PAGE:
It was all part of Bettendorf High School's college and career readiness program to help young teens learn more about career choices.


Freshman and sophomore students from five local and area high schools fill the commons area, Thursday, September 6, 2018, during a career information day at Bettendorf High School.

Last week, the high school partnered with Deere & Co. for a career information day for all sophomores as part of their Individual Career and Academic Plan.

The event included a keynote speaker from Deere, and breakout sessions focused on marketing, management, finance, production, and supply management.

Deere also provided simulators including a virtual reality station, a welding simulator, combine simulator and either a crawler or loader simulator. There also were representatives from area colleges, financial institutions and some area companies.


Mya Price, a Clinton High School freshman, sits in the seat of a John Deere bulldozer simulator under the watchful eye of Curtis Leconte from the John Deere training center in Davenport.

“We wanted to help us to help the students to get connected to local support like companies and banks for their future,” said Haleigh Hoyt, future ready coach at the school.

In addition to almost 600 Bettendorf sophomores in attendance, she said there also were students from Davenport North and Central, Clinton and North Scott high schools.


Andrew Nelson, a product marketing specialist with the John Deere Harvester works, helps sophomore students with the virtual reality goggles on the combine simulator.

Hoyt said the school's goal is to prepare students for adult life. For instance, freshman learn about getting to know themselves; sophomores learn about career options; juniors are given ways to better connect to those options; and by their senior years, the goal is for a decision as to what career path to take.

Quention Cooper, community career lead for Deere's Black Employee Resource Group, said they just want to help students learn what is available to them.

“This is the second time we have hosted this event. Last year, we had it at the Martin Luther King Jr. Center in Rock Island,” he said. “It is just a reach out to the whole community.”


Bettendorf sophomore Darion Jackson tests out a combine simulator using virtual reality goggles.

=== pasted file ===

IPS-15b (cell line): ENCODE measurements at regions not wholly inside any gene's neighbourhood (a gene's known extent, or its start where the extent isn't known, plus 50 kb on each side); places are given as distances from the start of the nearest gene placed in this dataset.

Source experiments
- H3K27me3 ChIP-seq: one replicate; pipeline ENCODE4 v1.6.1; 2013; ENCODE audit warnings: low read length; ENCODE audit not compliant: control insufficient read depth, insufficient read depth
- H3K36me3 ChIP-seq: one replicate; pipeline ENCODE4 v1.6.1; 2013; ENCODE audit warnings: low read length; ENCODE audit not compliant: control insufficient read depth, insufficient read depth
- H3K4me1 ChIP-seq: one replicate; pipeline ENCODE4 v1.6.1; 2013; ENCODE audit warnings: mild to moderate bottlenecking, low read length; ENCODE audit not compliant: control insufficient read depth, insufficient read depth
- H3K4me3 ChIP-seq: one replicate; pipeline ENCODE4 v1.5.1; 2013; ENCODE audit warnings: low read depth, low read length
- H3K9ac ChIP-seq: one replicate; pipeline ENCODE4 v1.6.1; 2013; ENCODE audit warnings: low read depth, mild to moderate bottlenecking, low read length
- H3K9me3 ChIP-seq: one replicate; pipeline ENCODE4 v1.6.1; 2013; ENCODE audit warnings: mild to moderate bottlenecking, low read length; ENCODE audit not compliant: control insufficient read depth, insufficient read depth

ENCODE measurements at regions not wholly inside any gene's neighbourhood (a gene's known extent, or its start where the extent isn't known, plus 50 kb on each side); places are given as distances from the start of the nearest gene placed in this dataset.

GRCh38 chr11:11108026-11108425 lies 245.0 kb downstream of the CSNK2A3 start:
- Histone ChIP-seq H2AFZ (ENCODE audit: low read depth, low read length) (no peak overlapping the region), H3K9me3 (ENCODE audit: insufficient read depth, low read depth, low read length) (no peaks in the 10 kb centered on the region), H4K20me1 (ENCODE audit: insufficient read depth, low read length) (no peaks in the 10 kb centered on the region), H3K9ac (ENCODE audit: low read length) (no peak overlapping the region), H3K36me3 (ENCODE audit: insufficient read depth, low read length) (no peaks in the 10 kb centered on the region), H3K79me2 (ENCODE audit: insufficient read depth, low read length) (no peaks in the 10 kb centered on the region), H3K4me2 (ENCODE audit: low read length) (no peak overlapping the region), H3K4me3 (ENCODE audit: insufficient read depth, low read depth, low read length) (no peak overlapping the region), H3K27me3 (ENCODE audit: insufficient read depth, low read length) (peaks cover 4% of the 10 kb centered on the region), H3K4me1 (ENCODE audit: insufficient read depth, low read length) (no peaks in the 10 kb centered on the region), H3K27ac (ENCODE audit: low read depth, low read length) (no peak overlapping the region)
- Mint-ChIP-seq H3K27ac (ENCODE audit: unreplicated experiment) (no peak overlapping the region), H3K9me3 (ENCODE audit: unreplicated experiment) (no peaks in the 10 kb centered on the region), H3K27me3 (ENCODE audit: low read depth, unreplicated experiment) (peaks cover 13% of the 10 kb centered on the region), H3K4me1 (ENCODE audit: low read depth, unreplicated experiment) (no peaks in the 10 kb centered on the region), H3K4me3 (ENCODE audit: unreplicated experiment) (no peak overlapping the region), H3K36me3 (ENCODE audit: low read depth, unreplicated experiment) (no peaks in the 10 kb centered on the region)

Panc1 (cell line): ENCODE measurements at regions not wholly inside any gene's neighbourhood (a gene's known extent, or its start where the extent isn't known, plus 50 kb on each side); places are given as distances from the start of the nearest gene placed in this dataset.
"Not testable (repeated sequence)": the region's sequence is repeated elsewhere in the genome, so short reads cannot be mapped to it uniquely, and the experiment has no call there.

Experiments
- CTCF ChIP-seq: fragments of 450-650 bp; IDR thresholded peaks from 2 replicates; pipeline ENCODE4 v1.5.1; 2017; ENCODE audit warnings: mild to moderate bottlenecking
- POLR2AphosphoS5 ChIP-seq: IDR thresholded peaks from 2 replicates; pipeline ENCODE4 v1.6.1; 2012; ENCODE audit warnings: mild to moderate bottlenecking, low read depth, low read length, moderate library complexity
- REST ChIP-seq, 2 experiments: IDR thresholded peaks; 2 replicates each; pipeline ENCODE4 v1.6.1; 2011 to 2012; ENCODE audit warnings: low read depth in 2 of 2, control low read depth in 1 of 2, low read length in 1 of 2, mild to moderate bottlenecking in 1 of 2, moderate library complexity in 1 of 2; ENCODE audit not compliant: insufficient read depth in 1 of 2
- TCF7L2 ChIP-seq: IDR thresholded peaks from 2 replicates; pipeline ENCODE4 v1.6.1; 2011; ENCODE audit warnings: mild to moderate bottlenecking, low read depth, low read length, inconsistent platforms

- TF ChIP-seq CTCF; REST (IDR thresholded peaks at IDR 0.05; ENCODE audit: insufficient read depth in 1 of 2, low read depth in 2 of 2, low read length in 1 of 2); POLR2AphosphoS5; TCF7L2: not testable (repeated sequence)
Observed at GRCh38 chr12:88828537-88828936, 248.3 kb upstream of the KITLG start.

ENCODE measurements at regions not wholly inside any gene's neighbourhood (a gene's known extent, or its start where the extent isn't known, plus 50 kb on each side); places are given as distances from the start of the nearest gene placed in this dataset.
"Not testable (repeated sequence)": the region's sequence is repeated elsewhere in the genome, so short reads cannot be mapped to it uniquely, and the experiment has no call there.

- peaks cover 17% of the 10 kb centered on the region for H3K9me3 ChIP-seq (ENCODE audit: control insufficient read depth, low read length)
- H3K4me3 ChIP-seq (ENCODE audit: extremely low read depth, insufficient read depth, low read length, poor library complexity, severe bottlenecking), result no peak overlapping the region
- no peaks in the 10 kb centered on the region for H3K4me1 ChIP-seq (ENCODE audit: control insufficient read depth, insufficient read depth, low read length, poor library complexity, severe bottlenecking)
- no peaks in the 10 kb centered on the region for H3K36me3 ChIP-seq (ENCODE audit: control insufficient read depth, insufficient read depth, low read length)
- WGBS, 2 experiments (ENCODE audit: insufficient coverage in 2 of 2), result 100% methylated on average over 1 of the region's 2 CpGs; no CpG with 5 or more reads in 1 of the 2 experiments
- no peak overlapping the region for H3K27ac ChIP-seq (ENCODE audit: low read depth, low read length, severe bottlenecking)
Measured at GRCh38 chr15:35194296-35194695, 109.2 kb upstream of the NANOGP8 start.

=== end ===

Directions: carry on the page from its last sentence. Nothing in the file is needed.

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He said Deere sponsors a variety of Employee Resource Groups. These employee-run networks to find innovative ways to create and sustain value for employees, business partners, customers, shareholders, and communities and to attract, develop, and retain top talent from all backgrounds.

The purpose of the Black Employees Resource Group Career Information Day is to bring awareness of the available career opportunities in the Quad-Cities and provide an understanding of what is required to successfully enter the workforce to high school students and young adults.

“That is our main goal to make them aware of opportunities in the Quad-Cities, to provide a road map to all of them,” he said.

Ahriyana Creighton, 15, liked the event although she believes she has her career in mind already.

“I think it is a great opportunity for other people,” she said. “I want to be a worship minister through church. I already have led youth worship at my church.”

Amir Johnson, 15, is in a similar position. He wants to become an actor although he liked the event.

“This was pretty interesting. I liked the virtual reality things, where it gives you the perspective of harvesting crops,” he said of his experience. “It is a 360-degree view where you can see everything.”

“It was a pretty good experience,” said Willie Matthys, 15. “They showed you what jobs are like. The John Deere stuff was pretty cool. I like the accounting part of it.”

Abby Fobert, human resources manager at McLaughlin Body Co., which makes cab enclosures for major ag and construction companies, said they also want students to know that there are many skill trades available.

“It is almost a dying breed that high school students want to go into a manufacturing career,” she said.

But she and Cooper said there are many great skill trades available where the market is good and wages are high for those not wanting to attend a four-year college.

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